Haiti is a country in transition. It promises great potential, but also faces formidable challenges related to educational quality and access.
Over the past three years and with the support of NSF, Prof. Michel DeGraff (Linguistics & Philosophy), Dr. Vijay Kumar (OEIT Director) and their team are working with MIT faculty and staff, alongside partner institutions in Haiti, on an exciting initiative that uses Open Educational Resources and educational technology to bring vibrant innovative pedagogies to STEM education in Haiti.
Stressing modalities such as active learning, hands-on exploration and student engagement, the MIT-Haiti initiative uses digital tools and pedagogies that were created at MIT and elsewhere for intensive teacher-training and curriculum-development programs in STEM areas.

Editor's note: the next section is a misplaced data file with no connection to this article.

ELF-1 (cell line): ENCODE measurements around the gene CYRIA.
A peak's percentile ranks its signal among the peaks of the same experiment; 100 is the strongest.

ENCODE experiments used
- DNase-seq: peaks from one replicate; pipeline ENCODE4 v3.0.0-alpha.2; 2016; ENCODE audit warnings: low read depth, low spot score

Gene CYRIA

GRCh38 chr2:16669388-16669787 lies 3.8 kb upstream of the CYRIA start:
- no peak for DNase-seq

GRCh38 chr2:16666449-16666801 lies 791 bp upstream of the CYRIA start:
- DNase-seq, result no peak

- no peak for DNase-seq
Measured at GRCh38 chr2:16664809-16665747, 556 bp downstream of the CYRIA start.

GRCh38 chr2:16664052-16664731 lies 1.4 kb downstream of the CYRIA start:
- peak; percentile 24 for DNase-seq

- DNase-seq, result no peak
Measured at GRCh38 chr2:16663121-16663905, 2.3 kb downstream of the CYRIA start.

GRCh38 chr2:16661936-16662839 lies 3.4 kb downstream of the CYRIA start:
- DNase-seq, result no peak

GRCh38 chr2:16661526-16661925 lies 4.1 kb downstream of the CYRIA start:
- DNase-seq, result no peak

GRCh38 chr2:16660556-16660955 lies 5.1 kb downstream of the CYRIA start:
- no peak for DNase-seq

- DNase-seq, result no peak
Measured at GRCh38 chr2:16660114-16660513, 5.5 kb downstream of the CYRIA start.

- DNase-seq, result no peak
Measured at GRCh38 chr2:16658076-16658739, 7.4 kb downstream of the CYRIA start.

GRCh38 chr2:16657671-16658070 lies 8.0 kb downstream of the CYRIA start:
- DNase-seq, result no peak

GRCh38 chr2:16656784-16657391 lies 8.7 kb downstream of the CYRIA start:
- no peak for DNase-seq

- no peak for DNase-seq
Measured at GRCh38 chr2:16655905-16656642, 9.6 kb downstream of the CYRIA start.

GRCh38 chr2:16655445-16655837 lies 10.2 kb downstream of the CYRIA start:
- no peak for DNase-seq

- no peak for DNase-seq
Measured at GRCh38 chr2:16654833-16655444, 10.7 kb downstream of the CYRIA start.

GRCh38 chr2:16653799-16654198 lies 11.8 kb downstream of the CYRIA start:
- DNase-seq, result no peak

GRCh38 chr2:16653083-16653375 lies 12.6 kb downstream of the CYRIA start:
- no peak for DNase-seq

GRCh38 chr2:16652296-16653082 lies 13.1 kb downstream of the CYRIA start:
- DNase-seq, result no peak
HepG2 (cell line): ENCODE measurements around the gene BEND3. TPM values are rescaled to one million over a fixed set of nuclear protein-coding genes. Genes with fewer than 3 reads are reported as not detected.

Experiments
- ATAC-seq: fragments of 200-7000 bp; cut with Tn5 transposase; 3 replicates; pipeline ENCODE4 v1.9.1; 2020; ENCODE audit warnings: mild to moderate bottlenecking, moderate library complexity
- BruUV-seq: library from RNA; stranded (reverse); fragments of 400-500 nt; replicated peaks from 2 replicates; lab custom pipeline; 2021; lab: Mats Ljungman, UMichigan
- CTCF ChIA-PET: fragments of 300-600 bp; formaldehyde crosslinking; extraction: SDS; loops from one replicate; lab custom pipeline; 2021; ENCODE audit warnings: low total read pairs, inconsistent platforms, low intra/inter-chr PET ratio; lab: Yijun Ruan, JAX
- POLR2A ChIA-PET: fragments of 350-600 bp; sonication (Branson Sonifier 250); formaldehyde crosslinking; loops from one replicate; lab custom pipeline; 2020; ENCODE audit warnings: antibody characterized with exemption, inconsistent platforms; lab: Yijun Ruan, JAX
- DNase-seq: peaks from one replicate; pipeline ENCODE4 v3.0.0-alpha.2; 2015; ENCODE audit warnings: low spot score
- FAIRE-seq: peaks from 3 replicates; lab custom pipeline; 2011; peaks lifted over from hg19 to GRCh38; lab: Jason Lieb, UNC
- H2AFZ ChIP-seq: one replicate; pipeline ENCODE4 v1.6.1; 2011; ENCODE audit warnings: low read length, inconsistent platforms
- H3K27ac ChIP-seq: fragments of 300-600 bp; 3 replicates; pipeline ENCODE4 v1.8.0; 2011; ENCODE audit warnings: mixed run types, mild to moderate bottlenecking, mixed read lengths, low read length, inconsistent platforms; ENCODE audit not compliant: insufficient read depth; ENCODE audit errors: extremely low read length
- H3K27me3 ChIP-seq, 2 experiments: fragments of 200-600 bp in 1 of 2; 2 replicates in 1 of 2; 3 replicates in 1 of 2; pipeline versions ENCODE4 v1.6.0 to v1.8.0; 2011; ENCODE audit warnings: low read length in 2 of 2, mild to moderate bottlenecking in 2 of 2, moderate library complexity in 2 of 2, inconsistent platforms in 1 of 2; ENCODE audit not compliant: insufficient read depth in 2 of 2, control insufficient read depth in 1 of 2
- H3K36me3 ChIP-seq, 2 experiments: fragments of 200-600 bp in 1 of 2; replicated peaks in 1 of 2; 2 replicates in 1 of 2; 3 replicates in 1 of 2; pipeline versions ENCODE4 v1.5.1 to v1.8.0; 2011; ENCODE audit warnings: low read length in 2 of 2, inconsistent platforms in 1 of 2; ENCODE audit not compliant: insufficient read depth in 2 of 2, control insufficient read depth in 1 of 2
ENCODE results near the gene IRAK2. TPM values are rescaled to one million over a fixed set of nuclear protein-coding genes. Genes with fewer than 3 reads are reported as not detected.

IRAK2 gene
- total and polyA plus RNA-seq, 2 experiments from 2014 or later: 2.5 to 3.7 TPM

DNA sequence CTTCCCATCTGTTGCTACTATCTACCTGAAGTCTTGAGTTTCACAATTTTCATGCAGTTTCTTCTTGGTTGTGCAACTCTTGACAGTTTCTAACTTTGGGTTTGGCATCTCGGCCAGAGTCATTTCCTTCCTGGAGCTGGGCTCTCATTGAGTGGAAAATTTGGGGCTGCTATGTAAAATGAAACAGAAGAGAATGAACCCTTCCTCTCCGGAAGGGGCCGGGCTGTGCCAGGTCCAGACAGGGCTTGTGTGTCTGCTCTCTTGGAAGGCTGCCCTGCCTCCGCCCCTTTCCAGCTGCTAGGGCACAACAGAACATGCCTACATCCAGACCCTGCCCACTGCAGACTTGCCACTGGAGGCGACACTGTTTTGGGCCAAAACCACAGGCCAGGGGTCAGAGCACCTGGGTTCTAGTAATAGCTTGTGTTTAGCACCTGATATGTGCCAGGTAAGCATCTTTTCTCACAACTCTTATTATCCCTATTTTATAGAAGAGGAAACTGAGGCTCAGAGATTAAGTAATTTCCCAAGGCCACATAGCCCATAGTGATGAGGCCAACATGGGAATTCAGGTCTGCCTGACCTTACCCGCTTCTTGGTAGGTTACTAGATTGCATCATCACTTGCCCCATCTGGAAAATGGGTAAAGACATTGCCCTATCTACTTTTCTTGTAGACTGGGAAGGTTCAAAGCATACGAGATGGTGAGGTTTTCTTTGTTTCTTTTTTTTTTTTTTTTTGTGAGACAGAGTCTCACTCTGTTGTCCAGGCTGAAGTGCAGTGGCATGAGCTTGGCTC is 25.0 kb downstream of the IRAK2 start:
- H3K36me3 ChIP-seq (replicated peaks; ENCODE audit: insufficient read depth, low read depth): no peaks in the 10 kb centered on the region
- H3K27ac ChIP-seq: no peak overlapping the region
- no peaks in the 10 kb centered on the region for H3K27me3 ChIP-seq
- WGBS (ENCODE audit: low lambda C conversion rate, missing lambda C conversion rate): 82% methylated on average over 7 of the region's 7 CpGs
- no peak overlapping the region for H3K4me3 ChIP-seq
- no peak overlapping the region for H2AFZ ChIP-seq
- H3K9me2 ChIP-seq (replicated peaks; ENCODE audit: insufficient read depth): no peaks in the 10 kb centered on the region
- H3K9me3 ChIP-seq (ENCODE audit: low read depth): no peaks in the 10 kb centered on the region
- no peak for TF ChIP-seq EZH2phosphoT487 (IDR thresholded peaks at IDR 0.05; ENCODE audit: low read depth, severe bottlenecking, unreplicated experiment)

This endeavor is part of a bigger vision where Prof. DeGraff is working to promote greater access to high-quality education in Haiti through technology-enabled pedagogical innovations and best learning practices. The vision also entails the removal of linguistic hurdles by elevating Haitian Creole ("Kreyòl") in regards to its use as a language of instruction. Kreyòl is spoken natively by all Haitians whereas French is inaccessible to most in Haiti. All educational technology tools and resources in the MIT-Haiti Initiative are made available to Haitian faculty and students in Kreyòl. When students learn in their mother tongue, the opportunity for deep reflection and for the elaboration of solid concepts and ideas is enhanced.